When I first arrived on campus of the Immaculate Heart of Mary School in January of 2005, my intention was to hold a part time teaching position while investigating future options. Options that were going to be bigger. Options that were going to be better. Options that were clearly going to make a much bigger difference than my teaching at this school was going to make. The Immaculate Heart of Mary School was a temporary stomping ground meant only to provide a small wage while exploring what I was really meant to do. I can say with all certainty that while teaching math and science to what was once a classroom full of strangers, God certainly did help me find my future options. They were all there right in front of me. My future options were the students of IHM.
The mission of the Immaculate Heart of Mary School is “to form students into loyal subjects of our Lord Jesus Christ the King and his Queen Mother, educating them as intelligent and virtuous members of the Church Militant, who will take their place in the Church Triumphant.” I had found my future. I had found my purpose. Together with my students I was going to try to form myself and my student body into loyal subjects of our Lord and his Queen Mother. Perhaps you might say that was a lofty goal for a twenty-five year-old kid fresh out of graduate school that had become Catholic only eight months prior. I say to you in return, go big or go home. Twelve school years have passed since my fate was decided. Twelve years worth of students, twelve years worth of laughter and tears, and twelve years worth of painful growth for student and teacher alike. Have we mastered Heaven yet, I don't think so, but twelve years has certainly taught us a few good lessons in patience and perseverance, and together we have learned that God actually has a plan that doesn't always exactly match ours.
Most of the youth I've had the privilege to teach, and some to mentor, I have known since they were in the first grade. Over the years I have come to know them and they certainly have come to know me. They have come to know my strengths and my shortcomings, and I have come to know theirs. It is patience alone that has kept us united. It is patience alone that has gotten all of us this far.
I have had to practice quite a heroic patience in dealing with teenagers occasionally lacking verbal filters. I often wonder why there is no stop sign between the brain and the tongue of an adolescent. Is it removed on their thirteenth birthday as a rite of passage? Do their friends sneak them out of the house for this procedure to occur? I might never know the answer to this question, but I will never cease wondering. I, too, on occasion have shown behaviors that might require heroic patience on my students behalf. An unnamed individual once said, “Honey, I love you more than my coffee, but not before it.” The student body here at IHM have my undying love and support, but not before my coffee. They know how to act depending on where I am in my coffee consumption. I thank them for loving me through this slight imperfection.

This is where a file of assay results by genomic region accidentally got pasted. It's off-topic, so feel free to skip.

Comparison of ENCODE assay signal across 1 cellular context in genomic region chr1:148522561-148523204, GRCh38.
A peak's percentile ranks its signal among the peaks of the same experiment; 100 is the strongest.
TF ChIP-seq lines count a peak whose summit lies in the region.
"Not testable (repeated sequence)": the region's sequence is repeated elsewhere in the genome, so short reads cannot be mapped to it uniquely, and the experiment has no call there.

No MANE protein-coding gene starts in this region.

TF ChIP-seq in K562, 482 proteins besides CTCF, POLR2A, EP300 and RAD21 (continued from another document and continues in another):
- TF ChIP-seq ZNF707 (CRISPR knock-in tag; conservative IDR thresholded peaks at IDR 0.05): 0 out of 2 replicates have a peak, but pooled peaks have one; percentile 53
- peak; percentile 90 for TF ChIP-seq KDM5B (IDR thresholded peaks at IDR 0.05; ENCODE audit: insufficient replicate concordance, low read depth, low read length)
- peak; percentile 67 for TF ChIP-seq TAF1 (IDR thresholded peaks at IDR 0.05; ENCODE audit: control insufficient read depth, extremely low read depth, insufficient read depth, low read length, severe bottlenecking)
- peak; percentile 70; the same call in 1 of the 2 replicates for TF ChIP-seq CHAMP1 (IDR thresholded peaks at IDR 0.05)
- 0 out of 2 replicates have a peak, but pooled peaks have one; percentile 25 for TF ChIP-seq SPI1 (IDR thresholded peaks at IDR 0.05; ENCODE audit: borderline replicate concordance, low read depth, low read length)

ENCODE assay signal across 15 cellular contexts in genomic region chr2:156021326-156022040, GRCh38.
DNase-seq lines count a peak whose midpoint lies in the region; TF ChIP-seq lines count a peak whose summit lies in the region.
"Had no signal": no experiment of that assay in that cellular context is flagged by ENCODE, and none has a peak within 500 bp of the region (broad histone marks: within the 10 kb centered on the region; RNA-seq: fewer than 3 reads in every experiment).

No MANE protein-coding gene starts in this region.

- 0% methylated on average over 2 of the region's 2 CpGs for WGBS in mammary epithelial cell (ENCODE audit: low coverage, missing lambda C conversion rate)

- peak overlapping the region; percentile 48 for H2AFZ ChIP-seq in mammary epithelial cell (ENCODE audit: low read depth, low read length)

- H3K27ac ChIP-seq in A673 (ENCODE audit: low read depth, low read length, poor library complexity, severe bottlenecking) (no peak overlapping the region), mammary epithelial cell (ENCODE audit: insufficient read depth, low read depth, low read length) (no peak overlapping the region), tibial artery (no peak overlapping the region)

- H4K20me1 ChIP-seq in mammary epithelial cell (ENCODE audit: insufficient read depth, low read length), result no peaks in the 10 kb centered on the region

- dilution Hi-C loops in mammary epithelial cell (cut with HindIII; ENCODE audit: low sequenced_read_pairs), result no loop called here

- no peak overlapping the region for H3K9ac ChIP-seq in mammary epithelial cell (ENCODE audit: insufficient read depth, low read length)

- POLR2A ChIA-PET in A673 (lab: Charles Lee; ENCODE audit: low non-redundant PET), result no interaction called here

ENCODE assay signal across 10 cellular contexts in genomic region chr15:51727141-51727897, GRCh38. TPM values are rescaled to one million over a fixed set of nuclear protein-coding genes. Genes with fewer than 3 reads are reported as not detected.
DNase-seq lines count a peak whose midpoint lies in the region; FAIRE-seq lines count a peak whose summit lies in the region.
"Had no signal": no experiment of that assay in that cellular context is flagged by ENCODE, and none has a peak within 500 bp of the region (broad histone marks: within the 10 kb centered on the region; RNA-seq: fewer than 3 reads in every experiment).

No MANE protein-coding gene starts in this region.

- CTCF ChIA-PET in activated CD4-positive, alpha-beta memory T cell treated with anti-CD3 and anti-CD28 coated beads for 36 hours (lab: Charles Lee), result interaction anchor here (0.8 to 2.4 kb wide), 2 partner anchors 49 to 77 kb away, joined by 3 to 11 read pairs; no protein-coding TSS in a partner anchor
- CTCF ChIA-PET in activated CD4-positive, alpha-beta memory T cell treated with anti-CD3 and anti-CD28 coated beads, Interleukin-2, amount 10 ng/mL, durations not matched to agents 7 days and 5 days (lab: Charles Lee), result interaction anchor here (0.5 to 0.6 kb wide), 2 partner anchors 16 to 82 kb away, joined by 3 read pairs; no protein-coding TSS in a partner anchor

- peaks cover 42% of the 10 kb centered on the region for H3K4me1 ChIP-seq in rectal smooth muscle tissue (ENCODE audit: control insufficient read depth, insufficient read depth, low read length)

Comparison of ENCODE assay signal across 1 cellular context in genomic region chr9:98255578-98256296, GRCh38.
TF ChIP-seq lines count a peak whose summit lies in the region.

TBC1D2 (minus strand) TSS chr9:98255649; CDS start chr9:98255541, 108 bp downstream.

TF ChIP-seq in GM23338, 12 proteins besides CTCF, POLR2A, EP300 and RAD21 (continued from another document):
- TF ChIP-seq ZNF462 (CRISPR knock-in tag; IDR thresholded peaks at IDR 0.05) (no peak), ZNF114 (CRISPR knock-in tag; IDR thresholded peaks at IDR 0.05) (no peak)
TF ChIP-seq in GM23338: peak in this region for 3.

Father Walter Elliot was an American priest and missionary during the late 1800's to early 1900's. He stated that “perseverance is not a long race, it is many races one after another.” He must have taught school some time during his tenure, for nothing teaches that lesson better then trying to mold the youth of today into the saints of tomorrow. Even with a little more experience now under my belt than I had a while back, I still face each day one day at a time in hopes that I can find strength for tomorrow. Even in the daily battles my students face, some battles larger then I have ever had to endure, we have had to put our minds together and remember as Thomas Buxton, nineteenth century English philanthropist and abolitionist, once stated that “with ordinary talent and extraordinary perseverance, all things are attainable.”1
One of the most difficult lessons learned while serving as teacher, principal, and headmaster is that God's plans do not always match our plans. In our personal and public lives, students and teachers alike, have each had dreams shattered, hopes crushed, and wishes carried out with the rubbish. St. Ignatius of Loyola once said that “if God sends you many sufferings, it is a sign that he has great plans for you and certainly wants to make you a saint.” I wonder if it will take another twelve years for that lesson to really sink in.
Given time to reflect on the fact that each and every one of us is only given a finite amount of time to serve our fellowman and to earn our spot in Heaven, I can't imagine a more fulfilling and productive way to spend my time on Earth. There isn't another career path I see that could possibly be more eternally productive for me. I have come to know so much and I pray that God will allow me to serve and learn so much more.
I love this school: the students, the teachers, and the parents. IHM is a good school, but we can always do better. I tell myself this often so that I never become complacent. We should be striving to be the best for our students. While teaching in this school, I have always held the philosophy that we train students for the future. At first glance, you might think this is an obvious statement, but just think how many administrators and teachers have lost sight of what their job is really about. At IHM, our administrators and teachers have not lost sight of our job. We want our students to be the best Catholic mothers, fathers, religious, teachers, or professionals that they can be.
In short, we want them to be a good, fruitful part of society, and I am confident that they will be.
1. I am not pretending to be a fan of Thomas Buxton, I am merely using a quote from him.